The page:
When Janice Wiser competed in her league championships for La Jolla High in 1974, other coaches tried to get her disqualified because she was a club athlete.
"We didn't really have a girls' track team in 1974," recalled then-coach Chuck Boyer. "Janice worked in the principal's office and wanted to run to pay back the school. She hadn't run in any dual meets."
Wiser, who lives with her husband of 44 years in Spring Valley, a suburb east of San Diego, recalls it a little differently. But the animosity was the same.
"My club coach, Tracy Sundlun, made sure I got the qualifying time by setting up a few meets," she said. "I worked the switchboard in the principal's office and between club track and school, I didn't have time for extracurricular school activities. I wanted to represent La Jolla High in some way.
"Yes, some of the other teams thought it was unfair and tried to get me DQ'd. Coach Boyer and others stood up for me though."
Among them was Sundlun, who unlike some other club coaches who feared the high schools would take away their best athletes, saw it as a golden opportunity.
"It was a big deal then, just like it's a big deal now," he said. "I told her, 'Go!' "
Not only did Wiser sweep the league titles in the 100- and 220-yard dashes, she also won the San Diego Section championships, which qualified her in both sprint events for the first CIF-State Meet that included girls, an event where only each section's champion got to participate.
In that 1974 State Meet held in Bakersfield, Wiser won the 100-yard dash in 10.8 seconds, beating Los Angeles Jordan's Valeria Reed by three-tenths of a second. Wiser came back for an even more impressive win in the 220 in 24.2 seconds -- almost a full second ahead of Berkeley's Marie Nickson.
"I was excited about her winning; she didn't seem that excited, but she definitely was happy," said Boyer, now 77.
"I took it seriously and I was always nervous before a race," said Wiser. "I hoped to win, and I gave it my all. I asked God to help me. I was aware it was the first time girls were in the State Meet and it was a big-time meet -- we had a victory stand ceremony and everything.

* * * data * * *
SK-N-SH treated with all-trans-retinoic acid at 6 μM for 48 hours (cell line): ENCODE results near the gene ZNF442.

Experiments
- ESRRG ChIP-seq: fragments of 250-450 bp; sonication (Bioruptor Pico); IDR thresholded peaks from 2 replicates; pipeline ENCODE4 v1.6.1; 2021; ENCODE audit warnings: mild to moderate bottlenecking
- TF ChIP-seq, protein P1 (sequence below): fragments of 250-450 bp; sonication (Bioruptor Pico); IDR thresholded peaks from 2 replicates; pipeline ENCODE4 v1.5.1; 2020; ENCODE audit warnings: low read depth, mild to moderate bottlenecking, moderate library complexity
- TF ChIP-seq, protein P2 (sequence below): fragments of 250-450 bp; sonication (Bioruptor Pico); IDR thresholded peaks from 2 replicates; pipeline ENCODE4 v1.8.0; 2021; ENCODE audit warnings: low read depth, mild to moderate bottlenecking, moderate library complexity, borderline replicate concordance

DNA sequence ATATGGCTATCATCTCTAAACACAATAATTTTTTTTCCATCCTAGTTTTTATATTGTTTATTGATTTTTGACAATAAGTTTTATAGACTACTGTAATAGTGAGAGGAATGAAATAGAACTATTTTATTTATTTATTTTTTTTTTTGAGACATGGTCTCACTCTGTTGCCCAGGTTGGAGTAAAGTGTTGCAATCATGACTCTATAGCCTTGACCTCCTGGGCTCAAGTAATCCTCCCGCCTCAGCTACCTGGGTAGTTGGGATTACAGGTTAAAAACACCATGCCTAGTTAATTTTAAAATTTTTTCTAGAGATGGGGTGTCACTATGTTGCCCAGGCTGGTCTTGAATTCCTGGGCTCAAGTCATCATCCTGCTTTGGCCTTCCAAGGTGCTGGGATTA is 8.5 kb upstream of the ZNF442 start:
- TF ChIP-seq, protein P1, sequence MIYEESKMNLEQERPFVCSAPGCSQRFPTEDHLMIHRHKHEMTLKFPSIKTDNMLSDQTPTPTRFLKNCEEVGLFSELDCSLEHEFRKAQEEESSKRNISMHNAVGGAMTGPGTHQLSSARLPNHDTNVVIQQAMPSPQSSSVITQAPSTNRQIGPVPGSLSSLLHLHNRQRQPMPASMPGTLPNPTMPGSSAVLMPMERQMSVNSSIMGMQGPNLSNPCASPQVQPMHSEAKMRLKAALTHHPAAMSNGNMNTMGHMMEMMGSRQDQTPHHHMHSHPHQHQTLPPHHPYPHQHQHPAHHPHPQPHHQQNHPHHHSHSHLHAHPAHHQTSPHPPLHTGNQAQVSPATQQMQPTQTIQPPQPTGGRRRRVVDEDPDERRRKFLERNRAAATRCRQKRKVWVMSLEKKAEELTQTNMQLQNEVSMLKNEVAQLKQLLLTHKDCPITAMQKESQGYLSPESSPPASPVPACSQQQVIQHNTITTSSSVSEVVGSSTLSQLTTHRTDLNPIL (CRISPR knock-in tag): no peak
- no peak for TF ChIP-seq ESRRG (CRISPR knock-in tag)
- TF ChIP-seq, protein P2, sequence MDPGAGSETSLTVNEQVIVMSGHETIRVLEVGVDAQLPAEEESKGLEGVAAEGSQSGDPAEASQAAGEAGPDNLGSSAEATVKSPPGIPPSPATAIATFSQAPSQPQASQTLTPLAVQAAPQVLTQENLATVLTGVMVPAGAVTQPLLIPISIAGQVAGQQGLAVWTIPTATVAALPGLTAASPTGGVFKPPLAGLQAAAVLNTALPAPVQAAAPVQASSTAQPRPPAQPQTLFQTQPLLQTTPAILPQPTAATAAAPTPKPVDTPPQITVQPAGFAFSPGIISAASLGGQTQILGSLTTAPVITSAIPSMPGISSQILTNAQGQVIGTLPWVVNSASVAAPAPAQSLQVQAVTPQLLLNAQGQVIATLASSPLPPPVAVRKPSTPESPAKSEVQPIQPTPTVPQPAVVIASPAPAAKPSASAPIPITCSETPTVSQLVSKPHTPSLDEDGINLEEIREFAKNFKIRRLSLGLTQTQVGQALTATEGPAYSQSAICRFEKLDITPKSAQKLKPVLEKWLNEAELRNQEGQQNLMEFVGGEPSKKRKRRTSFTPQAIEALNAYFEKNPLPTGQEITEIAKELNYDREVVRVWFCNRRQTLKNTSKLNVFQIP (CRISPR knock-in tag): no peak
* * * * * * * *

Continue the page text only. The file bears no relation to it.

"But I didn't think, 'now, we're just like the guys.' I really didn't embrace that attitude, to me it was another big competition."
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Boyer recalled something else.
"She didn't just win, she won by a lot. Winning the 220 was no surprise but I think I was most impressed with her winning the 100 because that wasn't really her event."
Wiser was a quarter-miler and proved it when she clocked a time of 53.53 seconds for 400 meters later that summer. The winning time for the 440 at State in 1974 was 56.4 by Terra Linda's Veronica Venezia.
"I wish now I'd also run the 440," said Wiser, "because then La Jolla could have won the state team title."
As it was, the Vikings one-person track team finished second to Berkeley, 13-10, under the 5-3-1 scoring system.
To this day, Janice Wiser is the only San Diego girl to sweep the sprints at the State Championships.
Wiser had another notable quarter-mile victory that spring when she competed in the La Jolla Track Club Kiwanis Track and Field Meet at Balboa Stadium. She won the 440 in 53.7. The runner-up in that race was Orange High's Mary Decker, stepping down from the 880 to clock a 54.4. Pretty decent company.
Although this was the first-ever State Meet with girls, Wiser said it seemed to her the girls got just as much attention as the boys with the crowd estimated at 11,000 at Bakersfield College braving sizzling heat.
Boyer, too, didn't notice much difference, especially since there were just 11 girls events -- including the 80-yard hurdles and 880 medley relay -- but no 2-mile, 300 hurdles, triple jump, discus or pole vault. The girls didn't need prelims, so every event was a final.
As for Wiser, she quickly returned to her club team, Wilt's Wonder Women -- named for their sponsor, All-Time basketball great Wilt Chamberlain, who ran track at Overbrook High in Philadelphia and was a huge fan -- before heading off to Arizona State, which won the recruiting war over Tennessee State and San Diego State.
One week into the school year, she and the ASU coach had a disagreement and Wiser returned to San Diego, running four years for the Aztecs.
Wiser competed in the 1972 Olympic Trials but was unable to make the team in 1976. By then she was happily married to her husband, Robert Pope.
"He came to all of our meets and practices," said Wiser, who now goes by Janice Pope. "He really loved track and, of course, he was my biggest fan."
Wiser has two children, a daughter Amber who is a physician, and a son, Thomas, who is an attorney.
"I was happy to wear the La Jolla singlet," she said. "I wasn't braggadocious or anything, but I was really happy for my high school coach (Boyer). It couldn't have happened without him."
This is the second installment in a series of articles focusing on the first year girls were able to compete at the CIF-State Track and Field Championships. If you have further information on this event and/or its participants, please email Jeffrey.Parenti@flosports.tv.